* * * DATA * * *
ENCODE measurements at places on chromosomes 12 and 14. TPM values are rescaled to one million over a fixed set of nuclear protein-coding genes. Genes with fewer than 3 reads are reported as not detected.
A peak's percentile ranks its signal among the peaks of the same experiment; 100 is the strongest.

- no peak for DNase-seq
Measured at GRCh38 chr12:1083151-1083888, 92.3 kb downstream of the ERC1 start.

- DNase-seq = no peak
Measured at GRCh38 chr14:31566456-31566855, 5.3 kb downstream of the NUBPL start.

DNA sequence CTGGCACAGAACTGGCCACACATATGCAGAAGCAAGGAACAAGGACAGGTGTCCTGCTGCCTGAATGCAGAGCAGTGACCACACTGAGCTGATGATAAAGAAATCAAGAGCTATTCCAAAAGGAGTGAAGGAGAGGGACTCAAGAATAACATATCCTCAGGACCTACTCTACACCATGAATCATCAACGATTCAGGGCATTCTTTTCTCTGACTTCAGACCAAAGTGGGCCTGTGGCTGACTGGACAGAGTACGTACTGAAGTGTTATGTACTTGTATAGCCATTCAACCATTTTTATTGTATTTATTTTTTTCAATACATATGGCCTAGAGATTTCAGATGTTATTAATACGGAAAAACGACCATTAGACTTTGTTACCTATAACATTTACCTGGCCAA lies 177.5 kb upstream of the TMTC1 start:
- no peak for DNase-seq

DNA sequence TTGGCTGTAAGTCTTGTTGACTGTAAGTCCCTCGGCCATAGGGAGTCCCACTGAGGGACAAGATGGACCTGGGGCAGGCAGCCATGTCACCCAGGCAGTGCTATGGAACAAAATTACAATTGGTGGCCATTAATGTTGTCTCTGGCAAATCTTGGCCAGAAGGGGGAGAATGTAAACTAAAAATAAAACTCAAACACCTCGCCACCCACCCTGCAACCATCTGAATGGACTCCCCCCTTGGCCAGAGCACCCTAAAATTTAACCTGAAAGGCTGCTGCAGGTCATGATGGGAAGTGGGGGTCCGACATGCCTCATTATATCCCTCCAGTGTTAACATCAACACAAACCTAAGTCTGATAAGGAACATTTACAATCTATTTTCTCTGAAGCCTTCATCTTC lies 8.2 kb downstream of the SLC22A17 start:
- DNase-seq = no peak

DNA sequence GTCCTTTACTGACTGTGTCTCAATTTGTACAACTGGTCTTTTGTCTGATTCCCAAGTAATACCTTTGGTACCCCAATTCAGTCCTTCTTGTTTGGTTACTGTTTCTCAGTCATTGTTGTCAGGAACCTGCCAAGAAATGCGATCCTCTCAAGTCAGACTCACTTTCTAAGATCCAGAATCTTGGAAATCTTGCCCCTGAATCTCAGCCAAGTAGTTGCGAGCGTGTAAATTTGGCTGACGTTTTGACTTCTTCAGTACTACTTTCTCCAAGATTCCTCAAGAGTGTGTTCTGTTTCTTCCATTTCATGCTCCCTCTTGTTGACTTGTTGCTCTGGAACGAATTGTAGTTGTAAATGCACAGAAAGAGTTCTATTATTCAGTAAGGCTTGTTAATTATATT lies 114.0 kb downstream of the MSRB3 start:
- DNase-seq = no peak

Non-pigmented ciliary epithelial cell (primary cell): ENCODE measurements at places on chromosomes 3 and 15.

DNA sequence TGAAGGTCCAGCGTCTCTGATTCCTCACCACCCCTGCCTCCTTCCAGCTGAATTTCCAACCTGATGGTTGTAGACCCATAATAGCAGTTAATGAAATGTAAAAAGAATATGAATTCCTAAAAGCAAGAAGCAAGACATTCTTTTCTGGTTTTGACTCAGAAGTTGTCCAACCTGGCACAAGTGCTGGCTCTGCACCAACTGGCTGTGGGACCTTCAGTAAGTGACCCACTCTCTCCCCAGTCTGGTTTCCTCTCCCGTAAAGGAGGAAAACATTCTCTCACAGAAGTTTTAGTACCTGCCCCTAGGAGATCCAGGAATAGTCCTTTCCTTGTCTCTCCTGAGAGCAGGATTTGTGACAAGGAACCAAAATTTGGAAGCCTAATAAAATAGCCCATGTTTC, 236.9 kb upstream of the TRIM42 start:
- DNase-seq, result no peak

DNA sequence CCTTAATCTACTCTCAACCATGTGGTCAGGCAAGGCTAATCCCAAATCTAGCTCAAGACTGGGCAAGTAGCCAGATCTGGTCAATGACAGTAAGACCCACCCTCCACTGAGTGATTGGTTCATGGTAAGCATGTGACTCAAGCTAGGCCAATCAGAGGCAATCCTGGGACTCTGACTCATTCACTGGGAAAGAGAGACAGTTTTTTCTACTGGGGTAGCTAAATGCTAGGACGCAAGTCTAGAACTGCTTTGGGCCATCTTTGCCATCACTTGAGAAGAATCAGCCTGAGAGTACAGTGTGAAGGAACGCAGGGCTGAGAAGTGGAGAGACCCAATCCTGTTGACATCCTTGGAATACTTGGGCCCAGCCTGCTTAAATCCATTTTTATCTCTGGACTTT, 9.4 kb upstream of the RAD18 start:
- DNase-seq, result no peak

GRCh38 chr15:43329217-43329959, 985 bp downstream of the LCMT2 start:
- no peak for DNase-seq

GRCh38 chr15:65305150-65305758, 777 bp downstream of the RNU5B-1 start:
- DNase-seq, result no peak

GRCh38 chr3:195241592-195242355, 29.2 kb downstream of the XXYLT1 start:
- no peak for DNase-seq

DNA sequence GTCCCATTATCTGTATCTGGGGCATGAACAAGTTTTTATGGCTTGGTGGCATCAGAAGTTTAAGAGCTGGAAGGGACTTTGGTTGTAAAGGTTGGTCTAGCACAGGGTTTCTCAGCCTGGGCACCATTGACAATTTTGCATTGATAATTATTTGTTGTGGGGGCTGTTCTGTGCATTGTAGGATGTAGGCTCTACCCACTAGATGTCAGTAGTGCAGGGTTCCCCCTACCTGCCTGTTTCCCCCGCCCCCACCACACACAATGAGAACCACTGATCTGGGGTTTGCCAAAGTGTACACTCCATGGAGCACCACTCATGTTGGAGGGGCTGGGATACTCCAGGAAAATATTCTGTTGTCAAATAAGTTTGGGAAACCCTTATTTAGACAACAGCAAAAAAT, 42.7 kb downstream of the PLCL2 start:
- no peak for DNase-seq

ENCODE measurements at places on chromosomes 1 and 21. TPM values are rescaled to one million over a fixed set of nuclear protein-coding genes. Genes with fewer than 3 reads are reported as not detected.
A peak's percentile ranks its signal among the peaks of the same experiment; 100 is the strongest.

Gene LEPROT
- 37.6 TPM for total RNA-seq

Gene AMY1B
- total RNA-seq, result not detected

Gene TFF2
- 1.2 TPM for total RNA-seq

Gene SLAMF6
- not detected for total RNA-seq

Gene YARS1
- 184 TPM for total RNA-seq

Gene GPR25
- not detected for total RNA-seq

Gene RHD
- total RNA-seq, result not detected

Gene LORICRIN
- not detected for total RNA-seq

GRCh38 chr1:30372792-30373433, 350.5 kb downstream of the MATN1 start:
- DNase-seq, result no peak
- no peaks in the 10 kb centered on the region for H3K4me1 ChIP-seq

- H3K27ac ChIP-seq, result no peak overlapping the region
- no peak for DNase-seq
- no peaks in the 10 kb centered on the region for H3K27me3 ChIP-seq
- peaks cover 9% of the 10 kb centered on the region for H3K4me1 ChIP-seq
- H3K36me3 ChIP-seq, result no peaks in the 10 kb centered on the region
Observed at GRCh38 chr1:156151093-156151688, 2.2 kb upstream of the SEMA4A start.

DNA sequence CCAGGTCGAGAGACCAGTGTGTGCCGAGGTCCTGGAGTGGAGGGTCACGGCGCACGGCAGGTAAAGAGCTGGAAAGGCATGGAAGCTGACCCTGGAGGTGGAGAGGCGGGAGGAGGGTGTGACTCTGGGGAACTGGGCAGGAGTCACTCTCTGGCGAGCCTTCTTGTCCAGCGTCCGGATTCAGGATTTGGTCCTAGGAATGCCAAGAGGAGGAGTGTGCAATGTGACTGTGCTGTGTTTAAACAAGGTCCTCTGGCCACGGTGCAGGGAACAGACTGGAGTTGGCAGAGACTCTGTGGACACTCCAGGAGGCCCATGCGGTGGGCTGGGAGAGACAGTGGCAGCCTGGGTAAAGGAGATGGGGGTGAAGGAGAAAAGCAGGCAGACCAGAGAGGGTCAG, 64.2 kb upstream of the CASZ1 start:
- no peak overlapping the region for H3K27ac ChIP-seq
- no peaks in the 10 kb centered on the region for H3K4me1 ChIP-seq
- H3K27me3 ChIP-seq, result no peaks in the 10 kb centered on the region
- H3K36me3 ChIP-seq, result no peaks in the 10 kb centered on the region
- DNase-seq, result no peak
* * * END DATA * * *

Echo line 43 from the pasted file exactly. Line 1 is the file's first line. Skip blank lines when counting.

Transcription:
- not detected for total RNA-seq